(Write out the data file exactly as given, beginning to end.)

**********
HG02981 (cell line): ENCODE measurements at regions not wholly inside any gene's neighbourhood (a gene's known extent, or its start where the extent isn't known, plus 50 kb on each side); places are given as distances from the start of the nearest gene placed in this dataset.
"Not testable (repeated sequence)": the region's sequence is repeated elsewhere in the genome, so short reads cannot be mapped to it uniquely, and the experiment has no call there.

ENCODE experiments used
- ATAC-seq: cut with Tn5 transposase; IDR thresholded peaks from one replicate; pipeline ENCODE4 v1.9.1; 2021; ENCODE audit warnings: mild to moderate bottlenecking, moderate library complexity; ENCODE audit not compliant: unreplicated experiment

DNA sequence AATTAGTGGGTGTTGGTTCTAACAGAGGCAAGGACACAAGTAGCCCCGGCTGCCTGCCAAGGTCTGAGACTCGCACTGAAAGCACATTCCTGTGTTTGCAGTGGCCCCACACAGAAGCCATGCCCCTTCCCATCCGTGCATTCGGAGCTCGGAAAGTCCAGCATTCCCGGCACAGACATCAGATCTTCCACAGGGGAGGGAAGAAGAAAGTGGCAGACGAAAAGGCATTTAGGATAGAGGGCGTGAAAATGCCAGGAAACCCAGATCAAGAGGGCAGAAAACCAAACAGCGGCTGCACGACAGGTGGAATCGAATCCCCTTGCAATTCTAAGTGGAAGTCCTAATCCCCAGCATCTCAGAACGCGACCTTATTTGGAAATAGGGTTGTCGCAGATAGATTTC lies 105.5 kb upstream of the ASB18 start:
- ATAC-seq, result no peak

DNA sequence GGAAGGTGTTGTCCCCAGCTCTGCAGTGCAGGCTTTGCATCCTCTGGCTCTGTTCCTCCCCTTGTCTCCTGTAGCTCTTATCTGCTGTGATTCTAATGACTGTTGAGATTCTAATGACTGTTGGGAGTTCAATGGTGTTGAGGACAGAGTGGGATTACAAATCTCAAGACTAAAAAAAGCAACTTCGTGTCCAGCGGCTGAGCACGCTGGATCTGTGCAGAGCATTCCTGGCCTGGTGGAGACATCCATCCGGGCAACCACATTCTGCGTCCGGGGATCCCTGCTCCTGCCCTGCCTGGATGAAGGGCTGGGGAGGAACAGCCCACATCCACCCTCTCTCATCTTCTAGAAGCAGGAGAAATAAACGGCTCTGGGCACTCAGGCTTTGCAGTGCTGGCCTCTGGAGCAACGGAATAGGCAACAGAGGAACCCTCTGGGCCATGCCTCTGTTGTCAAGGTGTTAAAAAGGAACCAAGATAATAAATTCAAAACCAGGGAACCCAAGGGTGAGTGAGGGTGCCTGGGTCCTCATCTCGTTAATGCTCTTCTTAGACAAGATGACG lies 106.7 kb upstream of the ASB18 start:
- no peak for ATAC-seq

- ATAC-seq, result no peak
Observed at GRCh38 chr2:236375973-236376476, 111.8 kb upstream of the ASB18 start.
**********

HG02981 (cell line): ENCODE measurements at regions not wholly inside any gene's neighbourhood (a gene's known extent, or its start where the extent isn't known, plus 50 kb on each side); places are given as distances from the start of the nearest gene placed in this dataset.
"Not testable (repeated sequence)": the region's sequence is repeated elsewhere in the genome, so short reads cannot be mapped to it uniquely, and the experiment has no call there.

ENCODE experiments used
- ATAC-seq: cut with Tn5 transposase; IDR thresholded peaks from one replicate; pipeline ENCODE4 v1.9.1; 2021; ENCODE audit warnings: mild to moderate bottlenecking, moderate library complexity; ENCODE audit not compliant: unreplicated experiment

DNA sequence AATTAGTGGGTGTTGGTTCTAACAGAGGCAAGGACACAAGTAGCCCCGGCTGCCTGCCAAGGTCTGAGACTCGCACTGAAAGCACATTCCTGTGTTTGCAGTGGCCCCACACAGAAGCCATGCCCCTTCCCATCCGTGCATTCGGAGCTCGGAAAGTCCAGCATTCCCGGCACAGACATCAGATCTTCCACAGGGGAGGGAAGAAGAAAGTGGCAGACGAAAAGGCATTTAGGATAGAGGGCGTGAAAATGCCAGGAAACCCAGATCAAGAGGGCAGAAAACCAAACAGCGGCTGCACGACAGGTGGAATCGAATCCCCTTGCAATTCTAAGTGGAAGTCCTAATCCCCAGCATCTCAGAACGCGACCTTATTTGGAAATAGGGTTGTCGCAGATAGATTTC lies 105.5 kb upstream of the ASB18 start:
- ATAC-seq, result no peak

DNA sequence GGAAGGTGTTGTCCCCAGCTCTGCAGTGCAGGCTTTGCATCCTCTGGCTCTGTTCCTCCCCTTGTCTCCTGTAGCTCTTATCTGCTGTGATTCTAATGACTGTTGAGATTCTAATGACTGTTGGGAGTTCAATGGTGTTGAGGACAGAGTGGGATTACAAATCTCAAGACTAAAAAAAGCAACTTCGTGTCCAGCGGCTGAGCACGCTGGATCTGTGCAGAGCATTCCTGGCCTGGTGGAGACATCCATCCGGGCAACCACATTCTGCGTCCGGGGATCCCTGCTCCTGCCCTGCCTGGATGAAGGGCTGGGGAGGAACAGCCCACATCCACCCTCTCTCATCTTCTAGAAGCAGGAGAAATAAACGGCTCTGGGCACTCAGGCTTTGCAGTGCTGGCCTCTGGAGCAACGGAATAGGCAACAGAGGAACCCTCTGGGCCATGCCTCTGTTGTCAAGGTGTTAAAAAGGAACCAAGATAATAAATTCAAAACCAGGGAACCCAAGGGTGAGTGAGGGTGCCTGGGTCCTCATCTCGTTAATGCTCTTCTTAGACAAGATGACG lies 106.7 kb upstream of the ASB18 start:
- no peak for ATAC-seq

- ATAC-seq, result no peak
Observed at GRCh38 chr2:236375973-236376476, 111.8 kb upstream of the ASB18 start.